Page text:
An Act to amend the Criminal Code Bill-C-274 (the Bill) entered first reading in the House of Commons on May 11, 2021. The Bill would amend1 the definitions of “criminal rate” and “interest” in subsection 247(2) of the Criminal Code, while also repealing section 347.1, which had allowed certain exceptions for payday loans.
The Bill will be of interest to lenders, especially payday lenders and other non-traditional lenders, as the amendments proposed would lower the criminal rate at which interest charged or received is under the Criminal Code from 60% to 30%.
Moreover, the Bill would repeal section 347.1 of the Criminal Code. Consequently, payday lenders will no longer have certain exemptions from the criminal rate of interest set out under section 347. Moving forward, any lender, including a payday lender or other lending entity, that is found to charge or receive interest exceeding the criminal rate may be guilty of either an indictable offence, liable to imprisonment for a term not exceeding five years, or an offence punishable on summary conviction, liable to a fine of not more than $25,000 or to imprisonment for a term of not more than two years less a day, or to both.
Many credit agreements and debt instruments currently contain provisions reallocating any payment of interest in excess of the amount permitted by law to the repayment of the outstanding debt obligation. In practice these provisions are not often applied, given the high rate of criminal interest that currently applies under the Criminal Code (60%). However, given the substantial decrease in the amount of interest permitted under the Criminal Code, these provisions may become subject to further negotiation as there would be a greater likelihood that they would become operative.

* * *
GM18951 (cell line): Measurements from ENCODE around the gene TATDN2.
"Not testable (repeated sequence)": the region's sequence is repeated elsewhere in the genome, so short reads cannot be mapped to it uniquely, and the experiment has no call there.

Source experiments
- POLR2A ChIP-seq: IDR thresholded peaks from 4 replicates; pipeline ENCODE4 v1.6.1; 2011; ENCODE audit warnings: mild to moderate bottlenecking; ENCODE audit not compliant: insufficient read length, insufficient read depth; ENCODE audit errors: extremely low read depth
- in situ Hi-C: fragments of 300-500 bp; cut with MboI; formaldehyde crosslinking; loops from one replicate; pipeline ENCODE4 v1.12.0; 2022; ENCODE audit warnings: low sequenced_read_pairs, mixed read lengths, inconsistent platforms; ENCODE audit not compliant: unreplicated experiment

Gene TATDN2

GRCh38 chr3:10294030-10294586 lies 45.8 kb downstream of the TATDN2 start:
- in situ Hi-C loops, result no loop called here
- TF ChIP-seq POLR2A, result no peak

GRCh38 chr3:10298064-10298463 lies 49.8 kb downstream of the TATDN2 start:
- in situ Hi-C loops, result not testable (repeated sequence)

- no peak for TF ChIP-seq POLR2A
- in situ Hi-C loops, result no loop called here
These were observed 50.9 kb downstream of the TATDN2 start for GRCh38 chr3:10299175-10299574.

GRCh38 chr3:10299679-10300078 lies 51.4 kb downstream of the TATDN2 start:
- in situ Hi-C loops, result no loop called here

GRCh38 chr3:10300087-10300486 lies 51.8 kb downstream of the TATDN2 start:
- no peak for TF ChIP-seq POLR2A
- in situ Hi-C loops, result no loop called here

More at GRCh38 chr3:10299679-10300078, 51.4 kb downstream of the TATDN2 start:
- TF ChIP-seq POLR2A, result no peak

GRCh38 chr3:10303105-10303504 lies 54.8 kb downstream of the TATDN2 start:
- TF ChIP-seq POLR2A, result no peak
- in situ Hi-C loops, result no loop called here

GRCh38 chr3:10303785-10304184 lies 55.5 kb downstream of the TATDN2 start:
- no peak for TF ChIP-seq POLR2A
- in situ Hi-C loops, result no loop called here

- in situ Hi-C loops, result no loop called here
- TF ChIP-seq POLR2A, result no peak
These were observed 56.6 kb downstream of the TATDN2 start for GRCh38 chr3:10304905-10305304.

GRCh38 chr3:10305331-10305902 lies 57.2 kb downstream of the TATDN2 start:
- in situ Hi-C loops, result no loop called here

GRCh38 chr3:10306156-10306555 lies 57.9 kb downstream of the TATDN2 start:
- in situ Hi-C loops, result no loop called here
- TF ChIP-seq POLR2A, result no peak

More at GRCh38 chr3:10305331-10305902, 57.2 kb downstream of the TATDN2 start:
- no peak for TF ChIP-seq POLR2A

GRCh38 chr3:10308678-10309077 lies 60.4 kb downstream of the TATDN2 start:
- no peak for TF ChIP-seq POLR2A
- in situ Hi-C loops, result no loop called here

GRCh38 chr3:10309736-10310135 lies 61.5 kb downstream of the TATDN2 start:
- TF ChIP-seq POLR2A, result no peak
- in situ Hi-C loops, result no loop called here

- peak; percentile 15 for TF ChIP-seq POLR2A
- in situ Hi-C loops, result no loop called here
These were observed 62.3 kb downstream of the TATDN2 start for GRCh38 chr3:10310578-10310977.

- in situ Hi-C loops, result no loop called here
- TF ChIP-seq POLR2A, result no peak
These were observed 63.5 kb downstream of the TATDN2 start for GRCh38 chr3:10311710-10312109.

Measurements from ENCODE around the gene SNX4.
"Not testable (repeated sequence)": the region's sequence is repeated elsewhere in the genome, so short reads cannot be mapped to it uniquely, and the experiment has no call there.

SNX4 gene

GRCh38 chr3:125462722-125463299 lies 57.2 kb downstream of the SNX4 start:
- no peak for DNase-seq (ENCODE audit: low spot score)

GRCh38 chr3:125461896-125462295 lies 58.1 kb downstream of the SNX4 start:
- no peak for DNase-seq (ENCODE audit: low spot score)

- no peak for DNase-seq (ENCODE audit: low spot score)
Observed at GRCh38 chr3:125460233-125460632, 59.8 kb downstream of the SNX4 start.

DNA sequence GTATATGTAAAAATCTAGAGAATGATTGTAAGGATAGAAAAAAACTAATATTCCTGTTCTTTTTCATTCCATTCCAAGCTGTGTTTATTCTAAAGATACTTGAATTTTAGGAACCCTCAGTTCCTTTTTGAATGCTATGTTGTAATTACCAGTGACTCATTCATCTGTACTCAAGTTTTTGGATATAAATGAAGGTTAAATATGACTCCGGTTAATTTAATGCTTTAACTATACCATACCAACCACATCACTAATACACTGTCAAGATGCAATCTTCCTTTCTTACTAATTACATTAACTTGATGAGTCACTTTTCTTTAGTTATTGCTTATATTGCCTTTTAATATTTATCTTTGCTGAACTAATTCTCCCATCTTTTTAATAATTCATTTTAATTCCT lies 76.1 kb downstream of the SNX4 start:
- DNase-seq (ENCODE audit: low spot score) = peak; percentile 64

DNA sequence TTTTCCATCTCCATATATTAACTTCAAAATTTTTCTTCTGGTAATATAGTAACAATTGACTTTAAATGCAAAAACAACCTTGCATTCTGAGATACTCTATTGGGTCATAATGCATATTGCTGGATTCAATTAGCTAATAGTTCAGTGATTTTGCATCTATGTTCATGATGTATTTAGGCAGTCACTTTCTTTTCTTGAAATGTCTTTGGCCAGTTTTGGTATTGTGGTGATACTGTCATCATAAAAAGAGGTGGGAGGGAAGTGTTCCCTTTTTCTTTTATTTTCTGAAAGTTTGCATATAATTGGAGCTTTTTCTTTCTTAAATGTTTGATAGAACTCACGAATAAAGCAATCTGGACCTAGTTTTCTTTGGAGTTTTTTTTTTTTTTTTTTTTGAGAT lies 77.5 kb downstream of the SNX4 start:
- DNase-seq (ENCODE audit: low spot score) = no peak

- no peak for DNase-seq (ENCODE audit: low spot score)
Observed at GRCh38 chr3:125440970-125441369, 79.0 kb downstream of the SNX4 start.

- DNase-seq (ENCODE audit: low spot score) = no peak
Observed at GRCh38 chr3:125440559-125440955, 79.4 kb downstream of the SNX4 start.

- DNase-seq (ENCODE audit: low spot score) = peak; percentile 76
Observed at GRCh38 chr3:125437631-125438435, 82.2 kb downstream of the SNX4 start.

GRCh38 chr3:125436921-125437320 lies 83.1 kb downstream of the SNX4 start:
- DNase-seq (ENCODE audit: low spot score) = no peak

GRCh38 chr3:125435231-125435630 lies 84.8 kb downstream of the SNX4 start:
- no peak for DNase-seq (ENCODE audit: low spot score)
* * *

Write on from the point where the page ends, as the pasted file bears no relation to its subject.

Effects of Bill C-274
Lowering of maximum criminal interest rate
The present criminal rate is an annual interest rate that exceeds 60% The Bill notably lowers the “criminal rate” to the annual rate of interest “that, on the day on which the agreement or arrangement is entered into or renewed, exceeds by thirty percentage points or more the Bank of Canada’s overnight rate on that day.3 Assuming a continued central bank rate of interest at 0.25%, criminal interest would then be any annual rate of interest that exceeded 30.25%
In calculating the rate of interest, the Criminal Code requires that any fines, fees, commissions and penalties paid as part of the extension of credit be included, irrespective of who pays any such charges. Thus, for purposes of the Criminal Code, the rate of “interest” may be greater than the nominal rate as set out in a particular loan agreement.
The Bill would also amend the section 347(2) definition pertaining to the calculation of interest to include "insurance charges", which can be thought of as the cost of insuring the risk assumed by the lender. The amount of such insurance typically should not exceed the amount of credit advanced.
Removal of exemption - section 347.1
Currently, section 347.1 forbids entering “into an agreement or arrangement to receive interest at a criminal rate or receive[s] a payment or partial payment of interest at a criminal rate."
Historically, section 347.1 served as an exemption to the restraints imposed by section 347. The section 347.1 exemption removed the prohibition on charging interest above the criminal rate for payday loan loans if they were for a maximum term of 62 days, the loan is $1,500 or less, the lender is provincially licensed and the federal government has determined the provinces have legal protections to limit the total cost of borrowing.
The Bill would remove this exemption. Payday and similar lenders will consequently be subject to the same criminal interest provisions as other lenders. Further, payday and similar loans will likely be subject to section 2 of the Interest Act (Canada) given the repeal of the section 347.1 exemption.